USDA Reports Preview

USDA to Release Crop Production, WASDE, Grain Stocks, Winter Wheat Seedings Reports

Todd Hultman
By  Todd Hultman , DTN Lead Analyst
Connect with Todd:
USDA will release its latest Crop Production, World Agricultural Supply and Demand Estimates (WASDE), Dec. 1 Grain Stocks and Winter Wheat Seedings reports on Thursday, Jan. 12. (USDA logo)

On Thursday, Jan. 12 at 11 a.m. CST, USDA will issue a Crop Production report, a World Agricultural Supply and Demand Estimates (WASDE) report, a Grain Stocks report for Dec. 1 and its annual report of Winter Wheat Seedings.


After USDA cut corn's export estimate by 75 million bushels (mb) in December, another reduction could be on the way Thursday as corn export commitments in 2022-23 are down 47% from a year ago at this time, losing business to cheaper prices in Brazil. Dow Jones' survey of 19 analysts expects USDA to increase its estimate of U.S. ending corn stocks from 1.257 billion bushels (bb) to 1.302 bb. Ethanol is another suspect on the demand side, but so far in 2022-23, ethanol production is keeping pace with a year ago.

USDA's estimate of corn production is expected to stay roughly the same at 13.922 bb with a yield of 172.4 bushels an acre on 80.7 million harvested acres. Given the impressive reports in the Eastern Corn Belt later in the harvest season, there is room for a modest increase in the corn production estimate.

Analysts expect a small decline in USDA's estimate of world ending corn stocks, going from 298.4 million metric tons (mmt) to 298.0 mmt or 11.73 bb. Brazil's 126.0 mmt corn crop estimate should be safe, but Argentina's 55.0 mmt estimate has room to come down after the Buenos Aires Grain Exchange recently said only 13% of the corn crop was rated good to excellent. There is 18% of Argentina's crop said to be in or through the pollination stage, down from 34% normally for this time of year. World corn stocks apart from China were estimated at 92.29 mmt or 3.63 bb in December and is the more important metric to watch.


Demand has been active for U.S. soybeans in the first four months of 2022-23 and that should limit any increase in USDA's ending stocks estimate to changes on the production side of the ledger. Dow Jones' survey expects USDA will increase soybean production by 14 mb to 4.360 bb and will increase the estimate of U.S. ending soybean stocks by 16 mb to 236 mb. If true, it will still be the lowest U.S. ending soybean stocks in seven years.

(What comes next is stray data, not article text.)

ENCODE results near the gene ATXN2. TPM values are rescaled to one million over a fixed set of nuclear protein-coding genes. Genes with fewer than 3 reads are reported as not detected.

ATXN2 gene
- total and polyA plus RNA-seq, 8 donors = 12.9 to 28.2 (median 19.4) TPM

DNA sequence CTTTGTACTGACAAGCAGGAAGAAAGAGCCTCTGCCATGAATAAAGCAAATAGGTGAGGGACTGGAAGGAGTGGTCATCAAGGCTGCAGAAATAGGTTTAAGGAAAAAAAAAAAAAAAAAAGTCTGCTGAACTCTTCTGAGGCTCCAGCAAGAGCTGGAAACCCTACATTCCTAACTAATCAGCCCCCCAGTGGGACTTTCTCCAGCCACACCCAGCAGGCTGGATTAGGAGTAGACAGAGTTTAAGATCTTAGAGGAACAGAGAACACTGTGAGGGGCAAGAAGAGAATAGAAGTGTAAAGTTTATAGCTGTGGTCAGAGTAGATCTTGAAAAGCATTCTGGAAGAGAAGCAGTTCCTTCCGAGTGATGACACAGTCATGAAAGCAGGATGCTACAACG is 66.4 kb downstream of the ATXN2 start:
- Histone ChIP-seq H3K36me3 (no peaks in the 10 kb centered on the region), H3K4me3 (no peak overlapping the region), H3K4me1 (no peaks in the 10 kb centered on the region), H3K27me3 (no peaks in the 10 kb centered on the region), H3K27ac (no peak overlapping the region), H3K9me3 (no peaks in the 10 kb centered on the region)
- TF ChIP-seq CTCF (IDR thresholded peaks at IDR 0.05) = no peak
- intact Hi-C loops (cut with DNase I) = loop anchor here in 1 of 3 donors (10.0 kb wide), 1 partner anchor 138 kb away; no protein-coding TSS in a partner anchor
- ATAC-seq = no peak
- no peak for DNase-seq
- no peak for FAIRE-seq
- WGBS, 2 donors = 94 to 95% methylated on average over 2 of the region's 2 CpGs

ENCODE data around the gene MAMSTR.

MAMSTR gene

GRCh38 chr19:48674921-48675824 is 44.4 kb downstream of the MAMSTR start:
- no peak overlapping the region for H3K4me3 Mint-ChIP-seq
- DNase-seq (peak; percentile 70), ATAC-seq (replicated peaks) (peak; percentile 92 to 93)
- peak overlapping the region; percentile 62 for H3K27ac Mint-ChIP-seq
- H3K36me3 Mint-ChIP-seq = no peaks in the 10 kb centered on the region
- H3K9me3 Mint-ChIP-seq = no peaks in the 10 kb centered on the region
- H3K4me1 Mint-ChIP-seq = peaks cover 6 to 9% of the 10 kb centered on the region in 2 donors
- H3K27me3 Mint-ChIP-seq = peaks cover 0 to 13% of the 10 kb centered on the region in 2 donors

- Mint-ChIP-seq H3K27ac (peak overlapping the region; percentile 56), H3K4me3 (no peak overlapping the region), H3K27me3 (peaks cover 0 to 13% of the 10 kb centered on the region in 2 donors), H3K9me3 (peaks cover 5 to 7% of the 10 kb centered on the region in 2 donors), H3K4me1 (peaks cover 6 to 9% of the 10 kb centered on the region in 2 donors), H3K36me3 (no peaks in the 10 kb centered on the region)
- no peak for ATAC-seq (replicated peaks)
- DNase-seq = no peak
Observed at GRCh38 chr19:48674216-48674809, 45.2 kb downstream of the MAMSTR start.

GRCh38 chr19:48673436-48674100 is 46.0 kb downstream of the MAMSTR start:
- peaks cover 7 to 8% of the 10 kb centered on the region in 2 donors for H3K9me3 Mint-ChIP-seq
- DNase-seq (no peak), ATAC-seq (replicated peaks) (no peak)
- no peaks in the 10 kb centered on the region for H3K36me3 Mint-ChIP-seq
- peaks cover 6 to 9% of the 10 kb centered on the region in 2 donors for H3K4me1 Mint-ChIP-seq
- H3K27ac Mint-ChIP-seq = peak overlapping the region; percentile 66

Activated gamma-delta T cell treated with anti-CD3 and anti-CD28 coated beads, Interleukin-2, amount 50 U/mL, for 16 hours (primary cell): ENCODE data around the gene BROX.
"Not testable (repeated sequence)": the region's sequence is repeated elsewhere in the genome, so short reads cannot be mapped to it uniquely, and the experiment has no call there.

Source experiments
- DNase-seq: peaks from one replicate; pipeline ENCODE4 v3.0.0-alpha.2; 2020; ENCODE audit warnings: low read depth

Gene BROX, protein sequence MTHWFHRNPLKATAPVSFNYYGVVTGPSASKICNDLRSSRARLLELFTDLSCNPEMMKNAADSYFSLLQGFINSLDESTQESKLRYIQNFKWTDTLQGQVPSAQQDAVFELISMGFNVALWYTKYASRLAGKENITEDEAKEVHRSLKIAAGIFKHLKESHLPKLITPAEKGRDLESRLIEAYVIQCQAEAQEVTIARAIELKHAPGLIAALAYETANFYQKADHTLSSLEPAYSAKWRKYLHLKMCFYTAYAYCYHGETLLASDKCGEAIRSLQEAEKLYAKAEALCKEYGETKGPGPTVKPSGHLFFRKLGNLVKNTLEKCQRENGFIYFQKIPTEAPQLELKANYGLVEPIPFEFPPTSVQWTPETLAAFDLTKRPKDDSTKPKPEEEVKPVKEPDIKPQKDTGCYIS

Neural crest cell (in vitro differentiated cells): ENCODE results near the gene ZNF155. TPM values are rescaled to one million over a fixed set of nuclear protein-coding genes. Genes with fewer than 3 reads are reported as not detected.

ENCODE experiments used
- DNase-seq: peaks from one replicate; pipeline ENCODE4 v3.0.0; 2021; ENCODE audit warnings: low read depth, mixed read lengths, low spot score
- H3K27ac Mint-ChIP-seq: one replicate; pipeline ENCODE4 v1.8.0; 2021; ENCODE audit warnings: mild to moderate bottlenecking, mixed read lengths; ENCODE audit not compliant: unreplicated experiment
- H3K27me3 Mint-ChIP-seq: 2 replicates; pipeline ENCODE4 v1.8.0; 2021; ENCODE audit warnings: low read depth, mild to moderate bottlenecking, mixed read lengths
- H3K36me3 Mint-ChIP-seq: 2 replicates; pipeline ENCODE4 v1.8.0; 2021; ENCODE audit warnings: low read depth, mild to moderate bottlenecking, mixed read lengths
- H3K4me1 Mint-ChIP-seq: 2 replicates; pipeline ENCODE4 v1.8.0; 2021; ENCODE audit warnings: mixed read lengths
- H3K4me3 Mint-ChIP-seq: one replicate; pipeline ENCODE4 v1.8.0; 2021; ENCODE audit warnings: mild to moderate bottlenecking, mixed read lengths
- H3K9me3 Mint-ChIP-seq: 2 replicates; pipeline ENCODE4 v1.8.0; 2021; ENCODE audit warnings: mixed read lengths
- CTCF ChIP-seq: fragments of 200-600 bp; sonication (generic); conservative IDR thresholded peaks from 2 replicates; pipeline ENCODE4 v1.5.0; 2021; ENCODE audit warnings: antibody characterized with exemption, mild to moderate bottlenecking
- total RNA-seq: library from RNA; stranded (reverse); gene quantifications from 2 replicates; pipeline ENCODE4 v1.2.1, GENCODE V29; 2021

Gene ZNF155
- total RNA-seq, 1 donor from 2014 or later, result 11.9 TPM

The bearish concern for soybeans is Brazil's next soybean crop, already estimated by USDA at a record-high 5.58 bb or 152.0 mmt. The interesting twist is that Argentina's soybean crop is estimated at 49.5 mmt, but because of drought, has room to come down, if USDA chooses. Because Argentina's soybeans are just entering the blooming stage, USDA may hold off on making changes for Argentina Thursday. Dow Jones' survey expects USDA to slightly reduce its estimate of world soybean stocks from 102.7 mmt to 101.9 mmt or 3.74 bb. Going by local ending stocks, USDA expects Brazil to end its season on Jan. 31 with 74 mb of soybeans and Argentina to end its season on March 31 with 184 mb of soybeans, relatively tight finishes for both seasons.


March KC wheat prices recently fell to their lowest level in 11 months and it naturally makes me wonder if USDA is holding some bearish surprise in Thursday's report. Aside from the recent sell-off in prices, it is difficult to see from a fundamental view what all the selling is about and Dow Jones' survey of 19 analysts seems to agree. According to the survey, USDA is expected to slightly increase its estimate of U.S. ending wheat stocks from 571 mb to 582 mb, still the lowest in 15 years.

USDA's estimate of world ending wheat stocks is also expected to increase slightly, from 267.3 mmt to 268.3 mmt or 9.86 bb, the lowest in six years, if true. The more important metric for world wheat excludes China and those ending stocks were estimated at 122.97 mmt or 4.52 bb in December, the lowest in 15 years.